Success is failure.
Ever feel like a failure? Ever look around at friends or family and think, “So-and-so has it going on and look at me?” Ever look at someone’s happy selfies and family photos on Facebook or Instagram and feel like an utter, unmitigated, complete failure?
(I will stop lying if you will.)
Successful people often make success look natural
It is easy to look at a professional athlete, a corporate CEO, a famous actor or musician and assume that the person is so singularly gifted, he must have always succeeded.
Success must have just come so easily to her. Look how effortless it looks.
It is easy to assume the star athlete doesn’t have to make terrific physical and mental sacrifices, denying urges, turning down invitations, getting up early and staying longer on the practice field than anyone else.
He is such a natural.
It is easy to look at the super wealthy, self-made world-beater and think making money to that guy is like falling off a log.
I started thinking about success last night after reading a terrific article about one of the heroes of my youth, the inimitable, indomitable, (I thought) indestructible Earl Campbell.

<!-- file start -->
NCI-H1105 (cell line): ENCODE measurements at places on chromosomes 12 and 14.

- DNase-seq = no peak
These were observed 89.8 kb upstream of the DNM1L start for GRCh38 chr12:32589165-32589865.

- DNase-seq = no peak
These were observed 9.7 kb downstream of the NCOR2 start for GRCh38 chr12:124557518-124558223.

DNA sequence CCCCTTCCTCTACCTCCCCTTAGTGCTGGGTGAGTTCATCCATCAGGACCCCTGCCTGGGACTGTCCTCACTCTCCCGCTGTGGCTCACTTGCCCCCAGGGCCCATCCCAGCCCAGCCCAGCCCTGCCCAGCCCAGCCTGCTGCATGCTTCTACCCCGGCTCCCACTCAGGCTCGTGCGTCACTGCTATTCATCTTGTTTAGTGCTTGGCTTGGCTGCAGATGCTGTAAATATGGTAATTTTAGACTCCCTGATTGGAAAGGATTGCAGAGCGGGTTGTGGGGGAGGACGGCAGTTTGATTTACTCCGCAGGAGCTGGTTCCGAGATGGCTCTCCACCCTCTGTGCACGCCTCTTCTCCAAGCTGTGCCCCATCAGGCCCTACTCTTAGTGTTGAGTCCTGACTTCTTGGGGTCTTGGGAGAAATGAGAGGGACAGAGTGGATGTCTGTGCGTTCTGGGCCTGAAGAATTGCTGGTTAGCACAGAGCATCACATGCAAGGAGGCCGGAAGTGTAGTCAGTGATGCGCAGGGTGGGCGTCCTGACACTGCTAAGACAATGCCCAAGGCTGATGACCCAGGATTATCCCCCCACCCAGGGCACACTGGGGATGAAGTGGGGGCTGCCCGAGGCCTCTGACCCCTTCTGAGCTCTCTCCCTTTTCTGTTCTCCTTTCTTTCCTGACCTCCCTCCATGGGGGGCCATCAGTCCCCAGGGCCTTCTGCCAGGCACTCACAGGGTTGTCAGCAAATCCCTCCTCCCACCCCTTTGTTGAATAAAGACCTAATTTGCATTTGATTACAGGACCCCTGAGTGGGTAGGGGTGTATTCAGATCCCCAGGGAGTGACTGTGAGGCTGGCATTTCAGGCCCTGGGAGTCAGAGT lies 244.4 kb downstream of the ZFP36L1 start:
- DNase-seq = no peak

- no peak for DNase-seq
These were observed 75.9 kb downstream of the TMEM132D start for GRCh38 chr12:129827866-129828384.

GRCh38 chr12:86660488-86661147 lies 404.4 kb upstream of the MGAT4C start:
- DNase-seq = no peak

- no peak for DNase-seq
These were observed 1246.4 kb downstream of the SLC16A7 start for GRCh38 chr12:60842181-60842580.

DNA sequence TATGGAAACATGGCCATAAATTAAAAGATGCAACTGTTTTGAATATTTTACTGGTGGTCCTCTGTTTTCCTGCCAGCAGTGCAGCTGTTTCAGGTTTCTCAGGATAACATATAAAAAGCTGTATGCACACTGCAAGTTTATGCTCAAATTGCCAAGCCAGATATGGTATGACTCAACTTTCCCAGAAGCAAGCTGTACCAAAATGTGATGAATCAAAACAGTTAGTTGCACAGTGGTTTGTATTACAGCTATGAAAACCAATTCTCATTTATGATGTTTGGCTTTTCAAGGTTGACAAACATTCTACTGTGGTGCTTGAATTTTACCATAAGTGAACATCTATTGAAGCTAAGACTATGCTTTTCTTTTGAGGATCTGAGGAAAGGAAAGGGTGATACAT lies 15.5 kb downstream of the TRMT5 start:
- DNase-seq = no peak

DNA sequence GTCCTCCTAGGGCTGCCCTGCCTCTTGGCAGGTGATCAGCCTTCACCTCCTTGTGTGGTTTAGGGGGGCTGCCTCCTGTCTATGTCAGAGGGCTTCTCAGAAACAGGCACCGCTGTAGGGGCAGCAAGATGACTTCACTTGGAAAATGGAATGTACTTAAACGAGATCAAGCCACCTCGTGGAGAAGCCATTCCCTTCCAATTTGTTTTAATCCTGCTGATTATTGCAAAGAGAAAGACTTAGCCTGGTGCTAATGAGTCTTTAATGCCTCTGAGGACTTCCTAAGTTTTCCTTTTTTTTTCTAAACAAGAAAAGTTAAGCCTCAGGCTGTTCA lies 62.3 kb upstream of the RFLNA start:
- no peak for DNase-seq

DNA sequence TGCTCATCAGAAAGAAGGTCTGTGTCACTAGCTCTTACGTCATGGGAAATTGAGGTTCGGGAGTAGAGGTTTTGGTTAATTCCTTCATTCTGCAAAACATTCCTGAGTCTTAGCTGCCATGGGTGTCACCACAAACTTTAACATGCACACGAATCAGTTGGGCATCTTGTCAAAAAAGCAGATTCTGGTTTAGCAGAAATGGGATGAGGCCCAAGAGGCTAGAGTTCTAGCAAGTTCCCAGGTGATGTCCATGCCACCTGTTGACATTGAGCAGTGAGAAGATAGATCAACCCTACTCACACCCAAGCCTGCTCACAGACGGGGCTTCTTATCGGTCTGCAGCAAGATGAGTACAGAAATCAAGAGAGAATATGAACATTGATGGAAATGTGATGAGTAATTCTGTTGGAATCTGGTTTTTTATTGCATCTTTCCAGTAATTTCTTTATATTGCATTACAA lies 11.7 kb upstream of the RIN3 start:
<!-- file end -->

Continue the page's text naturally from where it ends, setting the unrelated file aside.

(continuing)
Football was Campbell’s salvation. The article reveals how Campbell was raised by a single mom after his dad died when he was in the fifth grade. He had 10 brothers and sisters. Imagine the hardship for that woman and her kids.
In the 1970s, Tyler, Texas was a town still divided along racial lines. The thing that most brought the people of Tyler together, the thing that transcended racial barriers and had blacks and whites sitting together, cheering together? High school football.
Earl Campbell, nicknamed “The Tyler Rose,” became the greatest football hero the city would ever produce. He would lead his team to a state championship. As a senior at the University of Texas, he would win the Heisman trophy. The next year, he would win NFL rookie of the year. He would be named to the Pro Football Hall of Fame and listed among the greatest to ever carry a football.
Football, however, is a short-lived thing, even if you have a Hall of Fame career. There has to be life after football and Campbell found success there, too, with his meat company and signature Earl Campbell hot links.